In addition to the lower-than-expected nucleotide diversity, we observed low Tajima’s D statistics17, 18, a common test for deviation from the expected rate of mutation and genetic drift in the absence of selection, for both the European- and African-descent discovery panels (−1.36 and −2.27, respectively; Table 1). Based on 323 candidate genes re-sequenced in a similar DNA discovery panel, the average Tajima’s D is 0.14 and −0.49 in European- and African-descent populations, respectively16, 19. Lower Tajima’s D statistics have been observed for European-descent populations in candidate genes such as TRPV620, 21; however, lower Tajima’s D statistics have not yet been reported for African-descent populations for any one re-sequenced candidate gene19. The Tajima’s D statistic observed here is 2.65 standard deviations from the mean Tajima’s D statistic calculated for 323 candidate genes in African-descent samples, indicating that the pattern of ABCE1 genetic diversity is an extreme outlier and adding weight to the suggestive evidence of positive selection22.

Recent genome-wide screens for extreme Tajima’s D statistics based on Perlegen23, 24 data identified several genomic regions as extreme outliers in African-descent populations25; These analyses did not identify the region of chromosome 4 containing ABCE1 as an outlier of this statistic for either population. This is likely due to the ascertainment bias toward high-frequency alleles present in the Perlegen dataset 24, 26. Carlson and colleagues25 noted that this bias is evident from the higher mean value for Tajima’s D for 178 candidate genes in the Perlegen data (0.94 for African-descent) compared to the SeattleSNPs data (−0.54 for African-descent). For ABCE1, the Perlegen dataset only contains data for nine SNPs in for 23 African-American samples in contrast to the 93 SNPs in the 24 Yoruban samples described here (http://gvs.gs.washington.edu/GVS/). Of the nine SNPs in the Perlegen dataset, three are common (>5% minor allele frequency) with all three in high linkage disequilibrium with one another (r2=1 for all pair-wise combinations). Perlegen23, like HapMap27, is biased towards common variation, and this bias can impact statistics such as Tajima’s D which aims to summarize the natural allele frequency distribution of variations in the gene or region of interest.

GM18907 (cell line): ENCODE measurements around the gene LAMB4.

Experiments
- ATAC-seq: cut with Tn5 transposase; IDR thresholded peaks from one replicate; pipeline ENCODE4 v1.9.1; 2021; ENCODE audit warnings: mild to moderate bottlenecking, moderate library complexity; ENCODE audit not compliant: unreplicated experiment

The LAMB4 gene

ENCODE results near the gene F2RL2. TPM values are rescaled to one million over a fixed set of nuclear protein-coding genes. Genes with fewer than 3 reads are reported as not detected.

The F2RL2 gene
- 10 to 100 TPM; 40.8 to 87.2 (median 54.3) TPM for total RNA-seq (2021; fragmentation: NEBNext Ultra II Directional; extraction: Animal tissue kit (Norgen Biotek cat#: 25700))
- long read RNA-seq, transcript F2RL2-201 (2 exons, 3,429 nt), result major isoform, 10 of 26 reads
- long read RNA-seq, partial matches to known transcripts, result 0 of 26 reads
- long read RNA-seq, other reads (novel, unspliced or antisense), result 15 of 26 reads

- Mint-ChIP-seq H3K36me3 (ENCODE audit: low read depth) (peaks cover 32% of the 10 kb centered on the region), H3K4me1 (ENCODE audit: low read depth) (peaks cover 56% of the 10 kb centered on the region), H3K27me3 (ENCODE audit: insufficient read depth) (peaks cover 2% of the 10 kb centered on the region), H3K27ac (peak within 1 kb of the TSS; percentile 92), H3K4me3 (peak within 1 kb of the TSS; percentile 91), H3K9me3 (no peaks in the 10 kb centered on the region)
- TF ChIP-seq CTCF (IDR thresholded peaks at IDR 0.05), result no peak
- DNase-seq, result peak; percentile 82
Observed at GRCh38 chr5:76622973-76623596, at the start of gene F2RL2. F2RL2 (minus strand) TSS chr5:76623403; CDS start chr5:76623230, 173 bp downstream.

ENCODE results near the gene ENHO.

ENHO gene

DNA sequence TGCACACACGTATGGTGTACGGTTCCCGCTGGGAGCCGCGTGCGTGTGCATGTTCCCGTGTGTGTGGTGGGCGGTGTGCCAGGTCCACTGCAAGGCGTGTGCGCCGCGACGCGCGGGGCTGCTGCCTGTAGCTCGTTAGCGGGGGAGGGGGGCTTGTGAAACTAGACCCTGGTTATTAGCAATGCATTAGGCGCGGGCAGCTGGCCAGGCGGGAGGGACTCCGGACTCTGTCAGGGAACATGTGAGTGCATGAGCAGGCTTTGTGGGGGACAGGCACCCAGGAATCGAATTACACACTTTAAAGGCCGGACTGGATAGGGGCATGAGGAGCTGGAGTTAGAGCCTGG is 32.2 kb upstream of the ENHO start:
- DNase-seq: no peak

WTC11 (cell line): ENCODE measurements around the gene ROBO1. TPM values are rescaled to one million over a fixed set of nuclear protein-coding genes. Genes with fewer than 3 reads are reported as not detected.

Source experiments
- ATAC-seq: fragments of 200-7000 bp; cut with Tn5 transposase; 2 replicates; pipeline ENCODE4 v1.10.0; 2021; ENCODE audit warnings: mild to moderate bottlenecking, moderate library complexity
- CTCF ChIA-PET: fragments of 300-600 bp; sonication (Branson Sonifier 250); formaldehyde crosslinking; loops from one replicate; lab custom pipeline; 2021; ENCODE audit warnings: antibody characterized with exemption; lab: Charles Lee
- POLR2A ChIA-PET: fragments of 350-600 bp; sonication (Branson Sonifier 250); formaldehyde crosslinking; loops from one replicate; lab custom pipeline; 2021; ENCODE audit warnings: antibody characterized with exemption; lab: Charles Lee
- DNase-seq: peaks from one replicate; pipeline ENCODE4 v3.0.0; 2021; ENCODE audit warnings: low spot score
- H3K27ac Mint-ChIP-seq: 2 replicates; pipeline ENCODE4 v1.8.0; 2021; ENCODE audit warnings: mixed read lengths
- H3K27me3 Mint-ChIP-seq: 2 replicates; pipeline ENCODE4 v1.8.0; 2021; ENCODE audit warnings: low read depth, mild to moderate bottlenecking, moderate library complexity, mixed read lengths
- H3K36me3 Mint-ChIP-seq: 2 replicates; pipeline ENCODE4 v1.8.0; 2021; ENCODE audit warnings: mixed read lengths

Our variation discovery dataset, in contrast to the genome-wide datasets such as Perlegen23 and HapMap27, is based on re-sequencing that is less likely to be influenced by ascertainment bias28. The extreme low Tajima’s D statistics signal detected in this re-sequencing data may be due to positive selection but the possibility of population expansion cannot be formally excluded in this dataset. By comparison, it has been postulated that the signature of selection in and around TRPV6 in European-descent populations is more likely to be due to positive selection than population demography based on extensive simulations21. Also, that signature is observed only among European-descent populations, which suggests local adaptation21. Despite the uncertainty in the interpretation of the Tajima’s D statistic for ABCE1, it is notable that other host candidate genes associated with HIV-1, such as CCR5 (Tajima’s D = 2.2 in Europeans29) and APOBEC3G30, exhibit genetic signatures of natural selection in human populations. Indeed, pathogens in general are thought to have had a major impact on the landscape of the host genome over the course of human history31, 32.

Based on the preliminary evidence that ABCE1 may be subject to positive selection, and given its putative involvement in HIV-1 replication, we expanded our re-sequencing efforts to include clinical samples collected from volunteers enrolled in three separate study cohorts from the Seattle area: African-American HIV-1 positive individuals (n=53), HIV-1 positive, long-term non-progressing individuals (n=28), and HIV-1 high-risk seronegative individuals (n=10)33, 34. Overall, the pattern of genetic diversity in these populations was similar to that observed for the variation discovery dataset. That is, Tajima’s D is similar between the African-American HIV-1 infected individuals and the African population re-sequenced for SNP discovery, −2.34 and −2.27, respectively, (Table 1). The other patient populations also have negative Tajima’s D statistics that are consistent with a trend of to an excess of rare alleles despite the small samples sizes.